Hi friends! Today I'm doing something a little different. I'm going to show you a few of my favorite piping techniques for cupcakes. I even made a fun video tutorial, and if you're an email subscriber then you'll need to click here to view it. If you're visiting the blog, then you can just scroll down to the embedded video.
These techniques are perfect for beginners because they are so forgiving. How forgiving? Well, in the video my frosting begins to soften considerably under the studio lighting, but even then things turn out beautifully! If you're a seasoned decorator you'll probably already know these techniques, so be aware this video is geared more toward novice decorators.
Beginners will need a few supplies to get started. First, good thick buttercream frosting. You'll find my two favorite frosting recipes at the end of this post. You'll also need the decorator piping tips featured in the video so I've linked them below. Piping bags are a must! Reusable or disposable - your choice, because either will work.
In the video you may notice that I don't use couplers, and instead I just drop the piping tips into the bags, score the end of the bag and get straight to piping. I honestly feel the couplers are not necessary when using larger tips, but I do use them for smaller tips and when I need to quickly switch out a plain tip for a star tip.
My favorite decorator piping tips!
Ateco Pastry Tube Star Size 8 - This is the first tip demonstrated in the video. It may be my very favorite piping tip of all because you can make the perfect soft serve ice cream swirl on top of a cupcake. If you've never ventured into piping, then this is a good one to consider buying first. I also demonstrate a single swirl with this tip, and you may remember it from these lucky vanilla cupcakes.
Wilton Petal Decorating Tip 125 - This is the second tip demonstrated in the video. It's a petal tip, which certainly makes pretty individual petals, but I love using it for piping a simple rose in one continuous icing spiral. This technique takes a little dexterity, so it's a good idea to set aside one or two practice cupcakes.
Wilton Decorating Petal Icing Tip #104 - or, ruffle tip. This is the third tip demonstrated in the video, and you can see that it's just a little smaller than the previous petal tip. In my opinion, it's the best size petal tip for ruffling cupcakes. When I first tried this technique I felt like I was making a real mess of things - starting and stopping rows, accidentally smearing a few ruffles with the piping tip - but when I finished, the cupcake looked picture-perfect. So remember, if you get halfway through ruffling and things are feeling a bit chaotic, keep at it and judge the end result. This petal tip can also make daisies, like the ones on these cupcakes I made for the Etsy blog last year.
Ateco Pastry Tube Plain 808 - Icing mounds are the easiest of the easy-to-make. Honestly, you don't really even have to use a piping tip to achieve the effect. You could just use a zip-top bag with the corner snipped. That said, I really like this size piping tip to make a nice fat, even heap of frosting on top of cupcakes. It's the tip I use for these champagne cupcakes, too.
Ateco Closed Star Pastry Tube 847 and 843 - I love to use these two piping tips together, as you can see demonstrated on the last cupcake in the video. The smaller one is used to make little stars around the edge of the cupcake and the larger tip makes a nice big swirl in the middle. It looks best when contrasting colors are used, like these bonbon cupcakes I made for Valentine's day.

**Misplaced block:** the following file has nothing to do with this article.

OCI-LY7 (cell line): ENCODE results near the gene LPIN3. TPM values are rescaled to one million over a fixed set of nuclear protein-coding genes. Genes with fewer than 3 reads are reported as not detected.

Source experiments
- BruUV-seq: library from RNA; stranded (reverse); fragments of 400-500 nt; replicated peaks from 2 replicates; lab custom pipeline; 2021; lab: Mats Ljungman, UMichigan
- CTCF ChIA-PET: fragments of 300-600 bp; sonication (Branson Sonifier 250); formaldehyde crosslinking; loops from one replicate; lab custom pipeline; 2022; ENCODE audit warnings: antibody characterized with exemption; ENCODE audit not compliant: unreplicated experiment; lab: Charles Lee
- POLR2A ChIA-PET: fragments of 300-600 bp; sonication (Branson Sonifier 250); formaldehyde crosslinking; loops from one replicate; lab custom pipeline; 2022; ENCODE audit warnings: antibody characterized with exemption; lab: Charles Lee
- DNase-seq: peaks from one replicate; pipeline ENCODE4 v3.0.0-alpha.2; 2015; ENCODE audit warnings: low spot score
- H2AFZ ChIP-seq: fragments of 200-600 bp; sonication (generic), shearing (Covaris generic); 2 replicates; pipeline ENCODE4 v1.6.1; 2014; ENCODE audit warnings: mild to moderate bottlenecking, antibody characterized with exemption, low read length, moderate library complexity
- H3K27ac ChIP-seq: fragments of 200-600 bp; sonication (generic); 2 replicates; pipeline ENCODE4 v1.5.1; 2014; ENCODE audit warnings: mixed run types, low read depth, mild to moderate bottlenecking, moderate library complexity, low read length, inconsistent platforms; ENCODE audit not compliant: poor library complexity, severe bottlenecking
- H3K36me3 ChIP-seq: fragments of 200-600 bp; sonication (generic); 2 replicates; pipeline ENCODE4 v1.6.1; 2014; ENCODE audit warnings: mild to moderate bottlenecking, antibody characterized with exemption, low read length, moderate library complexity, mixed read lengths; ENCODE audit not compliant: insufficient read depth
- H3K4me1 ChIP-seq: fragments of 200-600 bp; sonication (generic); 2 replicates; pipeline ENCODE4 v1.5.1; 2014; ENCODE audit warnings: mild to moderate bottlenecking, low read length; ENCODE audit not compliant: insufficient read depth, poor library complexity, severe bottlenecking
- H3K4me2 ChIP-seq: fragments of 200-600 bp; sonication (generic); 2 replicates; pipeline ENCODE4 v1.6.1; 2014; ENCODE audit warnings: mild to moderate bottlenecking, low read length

Swiss Meringue Buttercream Frosting
[click for printable version]
Source: adapted from the SprinkleBakes book
Small batch (will generously frost 12-15 cupcakes)
6 egg whites
1 cup/200g sugar
Pinch of salt
1 pound unsalted butter, cubed, softened (room temperature works too, but takes longer to come together)
3 teaspoons clear vanilla extract
Large batch (will generously frost 24-30 cupcakes)
12 egg whites
2 1/2 cups/500g sugar
1/4 tsp salt
2 1/2 lbs. unsalted butter, softened
1 tbsp clear vanilla extract
- Set a saucepan filled one-third full of water over medium-high heat and bring to a simmer.
- Whisk together the egg whites, sugar, and salt in a large heatproof bowl ( I suggest a stainless bowl). Set over the simmering water and whisk until the mixture is hot to the touch and the sugar has dissolved (120-140 degrees on a candy thermometer, to be sure).
- Transfer the mixture to the bowl of a stand mixer fitted with the whisk attachment.
- Beat on low speed for 2 minutes. Increase to medium-high until stiff peaks are formed.
- Continue beating at medium-high speed until the mixture is fluffy and has cooled (the mixing bowl should feel cool to the touch).
- Turn the mixer off and switch from the whisk attachment to the paddle. Turn the mixer on medium-low and add the butter, a few cubes at a time, beating until well incorporated before the next addition.
- Add the vanilla extract. Divide batter and tint with food coloring, if desired.
- Beat until the frosting is thick and completely smooth.
- Store in an airtight container until ready for use.
American Buttercream Frosting
Source: SprinkleBakes book
Yield: about 3 cups, enough to generously frost 12-15 cupcakes
1 cup/226g unsalted butter, softened
2 ½-3 cups/320 to 384g confectioners’ sugar
1 tsp vanilla extract
Milk or heavy cream, optional
- In a stand mixer fitted with the whisk attachment, mix together the butter and confectioners sugar. Begin on low speed until crumbly, and then increase to high and beat for 3 minutes.
- Add vanilla extract and beat again for another minute. If you find the buttercream is too stiff, you may add milk or heavy cream 1 tablespoon at a time until the mixture is spreading consistency.